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How to Avoid Stumbling Blocks in Serverless Computing

Feb 17, 2021

Serverless architectures are the next step in the evolution of cloud services. The first attempts at walking with them are easy. However, you should know the stumbling blocks in order to be able to avoid them. This article presents the typical challenges with corresponding possible solutions.

Function as a Service (FaaS) is the easiest way to run code in the cloud. It also allows you to benefit from the advantages of a managed environment such as automatic scaling, high availability and fault tolerance without incurring initial overhead and long-term costs. That’s why FaaS lends itself very well to irregular, fault-tolerant and short-term services with high scalability at low cost. No server needs to be provisioned, managed, patched or updated for this. As long as the code is running, only pure consumption is paid for. Because no server is easier to manage than simply no server at all. Who needs servers when there are services?
But how can you reduce dependency on one vendor and keep costs under control? How can you achieve the desired quality goals such as security, responsiveness and monitorability and integrate development and deployment into existing DevSecOps processes?


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What is Serverless Computing?

Serverless computing is still a new and rapidly evolving discipline (Clark, Libby; Finley, Klint: „Guide to Serverless Technologies“), (CNCF WG-Serverless Whitepaper v1.0). The idea is that you only have to worry about the creation and configuration of the function, but not about its scaling and the required resources. That is why one only pays for the real consumption and not for the infrastructure provided. However, since one has to share the infrastructure with others despite isolation, the execution time of the function may fluctuate. The vendor-independent λ Serverless Benchmark can serve as an initial orientation.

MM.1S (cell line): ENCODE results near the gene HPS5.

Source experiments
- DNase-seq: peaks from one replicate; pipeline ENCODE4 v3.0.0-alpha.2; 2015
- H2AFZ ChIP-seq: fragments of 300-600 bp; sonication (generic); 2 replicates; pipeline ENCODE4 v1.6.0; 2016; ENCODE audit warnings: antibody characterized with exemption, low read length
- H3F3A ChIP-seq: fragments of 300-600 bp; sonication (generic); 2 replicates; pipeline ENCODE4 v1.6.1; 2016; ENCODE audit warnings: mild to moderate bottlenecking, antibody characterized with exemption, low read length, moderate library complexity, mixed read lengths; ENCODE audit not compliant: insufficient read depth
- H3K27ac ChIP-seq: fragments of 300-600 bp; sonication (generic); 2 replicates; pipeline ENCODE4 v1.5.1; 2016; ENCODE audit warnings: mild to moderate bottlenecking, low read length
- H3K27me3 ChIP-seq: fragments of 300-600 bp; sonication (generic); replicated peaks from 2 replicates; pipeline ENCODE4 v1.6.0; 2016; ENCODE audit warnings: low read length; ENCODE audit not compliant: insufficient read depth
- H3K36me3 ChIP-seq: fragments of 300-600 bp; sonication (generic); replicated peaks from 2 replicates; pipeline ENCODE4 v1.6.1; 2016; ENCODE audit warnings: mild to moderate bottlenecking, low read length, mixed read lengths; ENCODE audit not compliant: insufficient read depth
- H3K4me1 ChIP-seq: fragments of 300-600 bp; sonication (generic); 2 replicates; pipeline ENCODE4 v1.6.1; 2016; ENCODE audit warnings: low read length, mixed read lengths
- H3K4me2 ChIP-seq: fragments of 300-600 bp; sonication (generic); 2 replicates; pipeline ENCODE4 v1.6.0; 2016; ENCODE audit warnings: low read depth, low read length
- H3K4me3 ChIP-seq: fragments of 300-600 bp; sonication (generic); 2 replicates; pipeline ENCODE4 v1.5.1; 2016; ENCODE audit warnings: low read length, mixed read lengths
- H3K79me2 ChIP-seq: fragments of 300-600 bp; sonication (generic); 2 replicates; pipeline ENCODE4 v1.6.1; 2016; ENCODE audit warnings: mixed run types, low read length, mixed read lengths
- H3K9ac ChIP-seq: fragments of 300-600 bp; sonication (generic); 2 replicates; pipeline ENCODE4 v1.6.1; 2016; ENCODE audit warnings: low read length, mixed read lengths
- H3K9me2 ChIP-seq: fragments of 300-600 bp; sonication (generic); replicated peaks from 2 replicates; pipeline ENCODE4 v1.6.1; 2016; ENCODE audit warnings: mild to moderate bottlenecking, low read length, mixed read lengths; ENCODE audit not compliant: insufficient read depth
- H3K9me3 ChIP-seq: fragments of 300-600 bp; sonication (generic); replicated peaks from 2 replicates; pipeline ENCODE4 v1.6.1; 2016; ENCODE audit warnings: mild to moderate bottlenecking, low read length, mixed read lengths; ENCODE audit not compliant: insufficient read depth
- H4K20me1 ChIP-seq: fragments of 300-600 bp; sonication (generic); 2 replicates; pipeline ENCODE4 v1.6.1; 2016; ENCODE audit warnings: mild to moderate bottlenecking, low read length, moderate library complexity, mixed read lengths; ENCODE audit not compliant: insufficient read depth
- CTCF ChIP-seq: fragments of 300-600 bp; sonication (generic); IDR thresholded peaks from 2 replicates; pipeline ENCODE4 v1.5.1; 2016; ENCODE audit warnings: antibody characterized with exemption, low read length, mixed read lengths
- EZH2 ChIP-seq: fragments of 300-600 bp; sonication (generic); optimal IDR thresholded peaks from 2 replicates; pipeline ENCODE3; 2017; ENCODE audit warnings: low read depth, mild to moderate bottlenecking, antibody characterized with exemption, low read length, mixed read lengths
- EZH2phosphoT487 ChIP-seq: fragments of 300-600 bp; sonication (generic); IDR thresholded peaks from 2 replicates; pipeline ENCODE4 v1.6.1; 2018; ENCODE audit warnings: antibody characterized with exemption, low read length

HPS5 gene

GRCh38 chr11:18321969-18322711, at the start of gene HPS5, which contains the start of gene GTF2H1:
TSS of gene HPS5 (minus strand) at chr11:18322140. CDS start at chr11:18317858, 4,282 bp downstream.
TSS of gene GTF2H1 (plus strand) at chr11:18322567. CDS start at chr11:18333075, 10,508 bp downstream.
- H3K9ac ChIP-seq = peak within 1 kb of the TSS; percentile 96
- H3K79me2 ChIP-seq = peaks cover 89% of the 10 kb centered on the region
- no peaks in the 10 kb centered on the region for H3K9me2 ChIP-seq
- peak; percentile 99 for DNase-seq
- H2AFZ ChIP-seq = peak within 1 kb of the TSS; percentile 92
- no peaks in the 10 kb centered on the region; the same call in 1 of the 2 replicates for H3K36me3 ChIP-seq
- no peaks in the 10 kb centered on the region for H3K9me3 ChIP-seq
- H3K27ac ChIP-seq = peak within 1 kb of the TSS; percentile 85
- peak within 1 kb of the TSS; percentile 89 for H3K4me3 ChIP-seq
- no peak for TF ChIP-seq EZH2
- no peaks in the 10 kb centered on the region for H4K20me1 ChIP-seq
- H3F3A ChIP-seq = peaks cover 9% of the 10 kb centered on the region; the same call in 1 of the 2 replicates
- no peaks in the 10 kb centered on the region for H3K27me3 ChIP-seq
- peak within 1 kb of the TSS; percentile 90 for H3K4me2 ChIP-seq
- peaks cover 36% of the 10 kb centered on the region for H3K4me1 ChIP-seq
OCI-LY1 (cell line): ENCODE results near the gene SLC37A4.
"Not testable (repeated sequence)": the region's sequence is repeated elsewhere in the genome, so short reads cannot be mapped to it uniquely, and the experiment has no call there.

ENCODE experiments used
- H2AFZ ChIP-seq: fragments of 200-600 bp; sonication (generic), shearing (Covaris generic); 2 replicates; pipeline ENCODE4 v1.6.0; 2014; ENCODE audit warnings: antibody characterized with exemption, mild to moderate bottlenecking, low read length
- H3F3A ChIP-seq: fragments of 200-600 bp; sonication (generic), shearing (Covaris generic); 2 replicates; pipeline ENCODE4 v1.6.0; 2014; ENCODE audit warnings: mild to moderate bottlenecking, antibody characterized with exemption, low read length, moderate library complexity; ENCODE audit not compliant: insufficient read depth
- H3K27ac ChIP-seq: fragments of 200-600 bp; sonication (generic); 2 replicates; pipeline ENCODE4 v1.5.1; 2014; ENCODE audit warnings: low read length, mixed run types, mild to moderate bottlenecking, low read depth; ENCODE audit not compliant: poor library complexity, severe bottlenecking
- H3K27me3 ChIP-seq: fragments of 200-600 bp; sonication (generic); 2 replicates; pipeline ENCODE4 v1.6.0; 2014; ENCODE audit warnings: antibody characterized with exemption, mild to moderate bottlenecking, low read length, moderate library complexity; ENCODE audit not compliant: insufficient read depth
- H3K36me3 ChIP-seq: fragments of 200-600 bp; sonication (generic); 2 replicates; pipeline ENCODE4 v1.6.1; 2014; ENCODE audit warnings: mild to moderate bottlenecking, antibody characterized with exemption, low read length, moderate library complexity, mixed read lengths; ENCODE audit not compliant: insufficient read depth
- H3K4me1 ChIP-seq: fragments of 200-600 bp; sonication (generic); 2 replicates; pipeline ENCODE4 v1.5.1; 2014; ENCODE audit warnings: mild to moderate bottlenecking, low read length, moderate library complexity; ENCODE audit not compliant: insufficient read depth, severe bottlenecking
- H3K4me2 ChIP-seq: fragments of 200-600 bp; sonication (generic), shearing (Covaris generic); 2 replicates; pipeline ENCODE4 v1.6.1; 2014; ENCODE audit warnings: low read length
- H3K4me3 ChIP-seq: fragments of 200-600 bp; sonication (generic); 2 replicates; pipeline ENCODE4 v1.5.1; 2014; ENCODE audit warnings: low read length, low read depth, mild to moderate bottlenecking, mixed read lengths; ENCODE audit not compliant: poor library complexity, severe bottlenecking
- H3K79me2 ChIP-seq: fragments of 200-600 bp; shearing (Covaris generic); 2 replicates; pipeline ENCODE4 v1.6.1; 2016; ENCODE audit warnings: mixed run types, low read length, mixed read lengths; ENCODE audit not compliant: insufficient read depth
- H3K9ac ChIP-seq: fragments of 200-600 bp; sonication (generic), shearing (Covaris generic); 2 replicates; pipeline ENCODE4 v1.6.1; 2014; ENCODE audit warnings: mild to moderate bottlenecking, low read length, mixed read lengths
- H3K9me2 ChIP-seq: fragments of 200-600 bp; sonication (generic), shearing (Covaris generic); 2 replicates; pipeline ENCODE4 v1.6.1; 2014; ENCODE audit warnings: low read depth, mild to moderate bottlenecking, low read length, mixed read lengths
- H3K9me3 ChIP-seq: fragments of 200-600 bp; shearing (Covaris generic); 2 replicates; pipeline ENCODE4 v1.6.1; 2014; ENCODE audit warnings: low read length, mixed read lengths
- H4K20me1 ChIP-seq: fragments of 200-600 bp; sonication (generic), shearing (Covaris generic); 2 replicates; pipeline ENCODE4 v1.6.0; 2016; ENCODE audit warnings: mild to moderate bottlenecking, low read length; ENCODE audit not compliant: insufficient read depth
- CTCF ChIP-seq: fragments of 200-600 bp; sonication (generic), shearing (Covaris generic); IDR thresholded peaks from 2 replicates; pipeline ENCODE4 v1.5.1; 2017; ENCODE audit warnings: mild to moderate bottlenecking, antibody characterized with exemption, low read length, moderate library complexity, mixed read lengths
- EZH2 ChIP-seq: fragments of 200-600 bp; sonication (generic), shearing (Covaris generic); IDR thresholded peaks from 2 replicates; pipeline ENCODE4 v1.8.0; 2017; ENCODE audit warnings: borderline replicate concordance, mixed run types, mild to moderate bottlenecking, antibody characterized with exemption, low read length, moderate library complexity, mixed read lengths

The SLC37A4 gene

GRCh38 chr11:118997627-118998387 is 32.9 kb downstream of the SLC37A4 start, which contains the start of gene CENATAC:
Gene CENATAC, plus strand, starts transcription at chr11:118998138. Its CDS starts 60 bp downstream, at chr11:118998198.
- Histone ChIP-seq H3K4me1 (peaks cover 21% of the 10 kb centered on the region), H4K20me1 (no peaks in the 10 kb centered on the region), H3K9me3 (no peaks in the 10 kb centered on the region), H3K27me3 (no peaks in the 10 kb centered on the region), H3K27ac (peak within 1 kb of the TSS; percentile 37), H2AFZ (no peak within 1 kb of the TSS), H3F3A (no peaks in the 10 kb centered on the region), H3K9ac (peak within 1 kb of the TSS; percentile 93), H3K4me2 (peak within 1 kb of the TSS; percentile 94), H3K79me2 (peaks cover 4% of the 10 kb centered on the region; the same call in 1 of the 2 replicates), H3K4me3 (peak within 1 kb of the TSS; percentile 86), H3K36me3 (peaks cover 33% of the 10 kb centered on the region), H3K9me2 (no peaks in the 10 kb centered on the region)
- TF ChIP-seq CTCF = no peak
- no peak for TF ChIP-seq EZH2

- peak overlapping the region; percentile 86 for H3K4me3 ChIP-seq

In terms of infrastructure, serverless computing is based on containers, whereby these are becoming smaller and thus faster as nanocontainers. In terms of programming, they are based on events and functions. Up until now, a standard has only been developed for events with the CNCF cloud events specification in order to be able to implement serverless with multi-cloud environments – also from different manufacturers – and as hybrid clouds. That is why, up to now, programming and operation have mostly been tied to one cloud provider and its model. In order to move from Function as a Service (FaaS) to serverless computing, it is important that the cloud provider also makes more and more of its services available serverless for direct use. For higher-value services such as databases, these can still be integrated as Backend as a Service (BaaS).
Most of the time FaaS are stateless. However, the call of a function can depend not only on an event, but also on a state. For this purpose, there is the serverless function workflow. Such a state machine is called Step Functions (CNCF WG-Serverless Whitepaper v1.0) in AWS Lambda, for example. It is mainly used when functions are executed in parallel, but they have to synchronize with each other. It distinguishes between the states of the event, the operation, or the condition. As with every state graph, there is a defined start and end state. There are also the possibilities to delay the event processing or to wait for the result. Step Functions not only provide a graphical modeling component to represent such dependencies. It even offers the possibility to visualize the respective state of the nodes. This provides an overview of the execution of the respective function at any time.
For function calls, there are the following ways to implement different use cases:


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  • synchronous blocking calls (Req/Rep), e.g., HTTP, gRPC.